Arkansas Officials Dispute EPA's Phosphorus Rule
LITTLE ROCK, Ark. (AP) — Northwest Arkansas city officials have asked the Environmental Protection Agency to delay a new regulation that would implement a stricter standard for phosphorus discharges.
Regional officials said the regulation — which is 10 times stricter than the current level — would require costly modifications at six wastewater treatment plants in the area. They visited Washington in recent days to meet with EPA officials and members of Arkansas' congressional delegation.
The regional officials want the EPA to wait to implement the rule until studies by the agency and by the University of Arkansas have determined if the new rule is even needed.
David Cameron, the city administrator for Siloam Springs, said the EPA must consider the affect of the new rule on the region's growing economy as well as efforts already made and money already spent to address the phosphorus discharge issue.
"We have an obligation to protect the environment," Cameron said. "We just want to make sure it's done fairly."
Cameron joined Bentonville Mayor Bob McCaslin, Fayetteville Mayor Lioneld Jordan, Rogers Mayor Steve Womack and Springdale Mayor Doug Sprouse on the trip to Washington.
Cameron said the hope was the group effort would make an impression on EPA officials and that they came away encouraged after their meeting even though agency officials made no promises.
"We also heard in several meetings that this administration will be emphasizing and supporting regional strategies around the country," McCaslin said. "That approach certainly matches how we've been working in Northwest Arkansas for many years and we are very pleased to hear that federal policy is moving in this direction as well."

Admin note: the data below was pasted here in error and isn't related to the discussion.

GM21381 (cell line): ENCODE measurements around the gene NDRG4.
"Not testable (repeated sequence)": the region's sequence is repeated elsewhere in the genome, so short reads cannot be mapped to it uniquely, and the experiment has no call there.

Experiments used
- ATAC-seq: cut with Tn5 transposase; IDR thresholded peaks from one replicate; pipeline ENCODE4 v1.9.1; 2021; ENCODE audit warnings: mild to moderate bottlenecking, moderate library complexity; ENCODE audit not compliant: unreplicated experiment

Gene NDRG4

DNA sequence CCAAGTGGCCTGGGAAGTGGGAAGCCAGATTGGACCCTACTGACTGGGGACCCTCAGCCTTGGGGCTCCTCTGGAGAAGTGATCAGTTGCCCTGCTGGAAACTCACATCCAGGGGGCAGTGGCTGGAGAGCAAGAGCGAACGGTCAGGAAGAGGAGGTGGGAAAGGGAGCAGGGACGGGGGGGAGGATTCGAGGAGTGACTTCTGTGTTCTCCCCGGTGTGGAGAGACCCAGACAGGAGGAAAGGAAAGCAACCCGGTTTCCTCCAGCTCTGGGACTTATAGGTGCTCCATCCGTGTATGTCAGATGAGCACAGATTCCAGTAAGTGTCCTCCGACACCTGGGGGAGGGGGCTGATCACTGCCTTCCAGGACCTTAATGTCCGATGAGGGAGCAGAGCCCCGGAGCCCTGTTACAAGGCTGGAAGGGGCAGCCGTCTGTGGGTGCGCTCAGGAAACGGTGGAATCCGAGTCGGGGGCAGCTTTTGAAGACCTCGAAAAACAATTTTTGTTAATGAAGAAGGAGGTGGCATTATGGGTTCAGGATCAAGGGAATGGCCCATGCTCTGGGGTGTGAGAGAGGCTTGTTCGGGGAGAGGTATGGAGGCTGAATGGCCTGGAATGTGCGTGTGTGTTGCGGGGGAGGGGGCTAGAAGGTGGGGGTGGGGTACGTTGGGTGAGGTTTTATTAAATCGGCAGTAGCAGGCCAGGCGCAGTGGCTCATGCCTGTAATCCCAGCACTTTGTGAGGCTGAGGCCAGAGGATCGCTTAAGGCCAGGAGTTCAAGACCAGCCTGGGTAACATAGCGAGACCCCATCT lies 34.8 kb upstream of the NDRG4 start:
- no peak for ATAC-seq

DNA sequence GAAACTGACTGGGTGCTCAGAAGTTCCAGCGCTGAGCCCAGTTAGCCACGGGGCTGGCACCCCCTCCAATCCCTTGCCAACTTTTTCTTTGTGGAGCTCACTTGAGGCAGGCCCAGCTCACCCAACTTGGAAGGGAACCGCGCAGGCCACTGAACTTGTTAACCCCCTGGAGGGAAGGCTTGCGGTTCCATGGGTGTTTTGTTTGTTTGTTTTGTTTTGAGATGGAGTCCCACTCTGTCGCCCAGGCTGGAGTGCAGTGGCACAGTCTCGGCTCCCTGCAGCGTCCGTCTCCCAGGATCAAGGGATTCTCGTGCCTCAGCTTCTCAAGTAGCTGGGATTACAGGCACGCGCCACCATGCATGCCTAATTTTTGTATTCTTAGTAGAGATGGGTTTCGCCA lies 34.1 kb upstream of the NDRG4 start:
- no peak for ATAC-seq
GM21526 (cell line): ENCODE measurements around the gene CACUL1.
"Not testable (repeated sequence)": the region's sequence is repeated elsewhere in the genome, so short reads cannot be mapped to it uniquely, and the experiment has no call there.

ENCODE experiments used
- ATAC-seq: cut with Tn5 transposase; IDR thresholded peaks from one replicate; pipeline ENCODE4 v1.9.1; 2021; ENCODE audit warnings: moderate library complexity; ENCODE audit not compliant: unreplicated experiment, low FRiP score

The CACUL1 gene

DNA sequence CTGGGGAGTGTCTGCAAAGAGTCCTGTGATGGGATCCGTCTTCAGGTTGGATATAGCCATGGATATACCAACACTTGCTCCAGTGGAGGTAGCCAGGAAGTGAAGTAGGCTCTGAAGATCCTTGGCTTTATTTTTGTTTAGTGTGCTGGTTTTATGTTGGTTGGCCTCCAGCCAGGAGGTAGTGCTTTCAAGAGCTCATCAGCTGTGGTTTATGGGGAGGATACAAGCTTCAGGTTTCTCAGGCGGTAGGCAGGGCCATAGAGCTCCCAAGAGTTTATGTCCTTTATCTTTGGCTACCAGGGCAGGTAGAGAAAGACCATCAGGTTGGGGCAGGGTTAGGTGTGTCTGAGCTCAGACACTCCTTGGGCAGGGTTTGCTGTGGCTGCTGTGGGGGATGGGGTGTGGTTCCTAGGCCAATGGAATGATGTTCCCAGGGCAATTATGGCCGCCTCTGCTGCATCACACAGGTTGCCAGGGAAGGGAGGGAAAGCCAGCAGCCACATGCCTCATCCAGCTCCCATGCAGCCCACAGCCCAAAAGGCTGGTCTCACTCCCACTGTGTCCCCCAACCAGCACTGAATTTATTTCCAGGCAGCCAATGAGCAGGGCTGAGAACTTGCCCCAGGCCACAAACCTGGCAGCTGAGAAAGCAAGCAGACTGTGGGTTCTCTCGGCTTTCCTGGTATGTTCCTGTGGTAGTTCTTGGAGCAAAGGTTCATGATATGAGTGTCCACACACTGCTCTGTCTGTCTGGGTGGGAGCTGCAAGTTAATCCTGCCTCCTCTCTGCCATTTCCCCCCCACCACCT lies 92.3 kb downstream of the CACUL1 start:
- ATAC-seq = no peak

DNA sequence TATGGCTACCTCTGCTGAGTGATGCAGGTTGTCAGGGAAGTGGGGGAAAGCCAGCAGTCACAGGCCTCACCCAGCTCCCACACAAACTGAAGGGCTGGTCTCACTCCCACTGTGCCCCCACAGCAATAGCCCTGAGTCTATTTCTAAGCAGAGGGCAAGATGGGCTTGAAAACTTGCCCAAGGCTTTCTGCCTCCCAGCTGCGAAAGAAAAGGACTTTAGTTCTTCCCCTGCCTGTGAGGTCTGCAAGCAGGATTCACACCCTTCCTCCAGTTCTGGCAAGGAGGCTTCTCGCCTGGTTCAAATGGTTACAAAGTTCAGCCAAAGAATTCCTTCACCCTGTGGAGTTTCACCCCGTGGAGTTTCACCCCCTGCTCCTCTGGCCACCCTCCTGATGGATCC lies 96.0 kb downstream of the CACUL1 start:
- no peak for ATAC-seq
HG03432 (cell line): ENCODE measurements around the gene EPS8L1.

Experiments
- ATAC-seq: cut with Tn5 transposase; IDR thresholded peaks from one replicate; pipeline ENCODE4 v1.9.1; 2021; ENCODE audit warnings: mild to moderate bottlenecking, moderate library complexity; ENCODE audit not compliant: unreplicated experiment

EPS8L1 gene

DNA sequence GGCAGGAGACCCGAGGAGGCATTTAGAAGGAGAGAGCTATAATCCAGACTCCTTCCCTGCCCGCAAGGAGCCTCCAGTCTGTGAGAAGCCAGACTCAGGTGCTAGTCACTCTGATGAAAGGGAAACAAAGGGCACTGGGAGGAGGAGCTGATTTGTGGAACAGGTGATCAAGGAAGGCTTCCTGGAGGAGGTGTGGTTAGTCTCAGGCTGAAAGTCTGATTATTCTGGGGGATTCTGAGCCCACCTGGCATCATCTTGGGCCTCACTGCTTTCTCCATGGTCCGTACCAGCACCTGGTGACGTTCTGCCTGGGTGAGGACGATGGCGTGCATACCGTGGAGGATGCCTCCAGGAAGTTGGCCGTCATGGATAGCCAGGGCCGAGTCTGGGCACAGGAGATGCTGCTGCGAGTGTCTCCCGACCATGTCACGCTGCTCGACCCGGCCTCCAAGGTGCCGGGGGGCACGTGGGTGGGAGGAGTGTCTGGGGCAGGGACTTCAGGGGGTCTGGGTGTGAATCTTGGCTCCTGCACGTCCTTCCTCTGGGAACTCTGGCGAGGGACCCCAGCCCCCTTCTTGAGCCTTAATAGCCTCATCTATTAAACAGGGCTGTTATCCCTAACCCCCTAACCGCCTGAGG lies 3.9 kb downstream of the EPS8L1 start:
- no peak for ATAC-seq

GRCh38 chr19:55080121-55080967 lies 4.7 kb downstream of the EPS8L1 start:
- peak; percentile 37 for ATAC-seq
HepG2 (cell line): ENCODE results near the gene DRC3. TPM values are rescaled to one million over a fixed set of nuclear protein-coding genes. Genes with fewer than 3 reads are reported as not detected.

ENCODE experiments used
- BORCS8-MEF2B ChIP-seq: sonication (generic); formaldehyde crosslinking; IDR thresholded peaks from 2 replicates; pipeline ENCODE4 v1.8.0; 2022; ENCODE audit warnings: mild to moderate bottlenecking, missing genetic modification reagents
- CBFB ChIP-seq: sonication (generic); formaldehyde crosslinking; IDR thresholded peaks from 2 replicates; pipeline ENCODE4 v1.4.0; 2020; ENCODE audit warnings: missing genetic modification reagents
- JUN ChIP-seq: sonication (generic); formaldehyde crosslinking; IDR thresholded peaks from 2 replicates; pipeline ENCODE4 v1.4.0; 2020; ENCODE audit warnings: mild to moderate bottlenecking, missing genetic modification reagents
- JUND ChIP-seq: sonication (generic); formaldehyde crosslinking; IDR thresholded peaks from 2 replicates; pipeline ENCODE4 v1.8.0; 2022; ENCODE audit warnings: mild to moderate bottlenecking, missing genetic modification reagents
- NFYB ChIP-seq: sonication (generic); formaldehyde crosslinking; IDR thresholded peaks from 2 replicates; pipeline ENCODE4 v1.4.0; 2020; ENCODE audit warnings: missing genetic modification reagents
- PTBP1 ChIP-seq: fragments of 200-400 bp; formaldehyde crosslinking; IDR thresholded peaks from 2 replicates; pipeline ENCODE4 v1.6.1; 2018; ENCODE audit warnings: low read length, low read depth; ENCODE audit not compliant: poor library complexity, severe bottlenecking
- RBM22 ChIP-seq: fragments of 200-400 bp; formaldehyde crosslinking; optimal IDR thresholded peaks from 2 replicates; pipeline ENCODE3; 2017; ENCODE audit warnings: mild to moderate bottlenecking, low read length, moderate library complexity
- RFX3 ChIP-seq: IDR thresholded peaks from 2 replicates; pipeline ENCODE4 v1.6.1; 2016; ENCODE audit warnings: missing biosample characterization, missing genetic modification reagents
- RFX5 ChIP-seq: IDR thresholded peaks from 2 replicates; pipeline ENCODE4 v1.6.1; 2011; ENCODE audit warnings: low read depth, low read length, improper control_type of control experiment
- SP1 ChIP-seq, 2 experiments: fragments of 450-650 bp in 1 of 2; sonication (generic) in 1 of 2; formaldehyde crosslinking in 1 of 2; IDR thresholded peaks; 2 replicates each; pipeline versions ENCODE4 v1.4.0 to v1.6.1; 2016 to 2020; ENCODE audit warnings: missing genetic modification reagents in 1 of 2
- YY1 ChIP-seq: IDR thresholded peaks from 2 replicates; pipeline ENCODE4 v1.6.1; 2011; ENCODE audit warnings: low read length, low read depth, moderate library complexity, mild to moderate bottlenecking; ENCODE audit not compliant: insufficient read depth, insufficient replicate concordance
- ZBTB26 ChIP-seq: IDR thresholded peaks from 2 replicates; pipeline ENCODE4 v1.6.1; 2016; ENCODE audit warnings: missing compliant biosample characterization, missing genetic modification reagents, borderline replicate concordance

The U.S. Supreme Court ruled in 1992 that Oklahoma could establish its own standards for phosphorus in the Illinois River — which starts in Arkansas and flows into Oklahoma — and force Arkansas to lower the phosphorus amounts sent downstream into Oklahoma. Oklahoma set its limit at 0.037 milligrams per liter in scenic rivers such as the Illinois.
The EPA wants to reduce allowable phosphorus emissions from 1 milligram per liter, the current standard, to 0.1 milligram per liter at a regional sewer plant that will open next year and will be operated by the Northwest Arkansas Conservation Authority.
Regional officials say a 2003 agreement between Oklahoma and the five Arkansas towns specifies a 1-milligram standard. Cameron said the towns already have spent $250 million to $300 million since then to upgrade and build sewer treatment facilities.
Regional officials say that if EPA requires existing plants to meet the 0.1-milligram standard, it will cost millions of dollars, which would have to passed along in rate increases.
"As the permits for existing wastewater treatment plants in Northwest Arkansas expire and the June 2012 date for compliance with Oklahoma's phosphorus standard approaches, a comprehensive strategy is needed to address nutrient impairments in the Illinois River watershed in both states," EPA spokesman Dave Bary said in a written statement.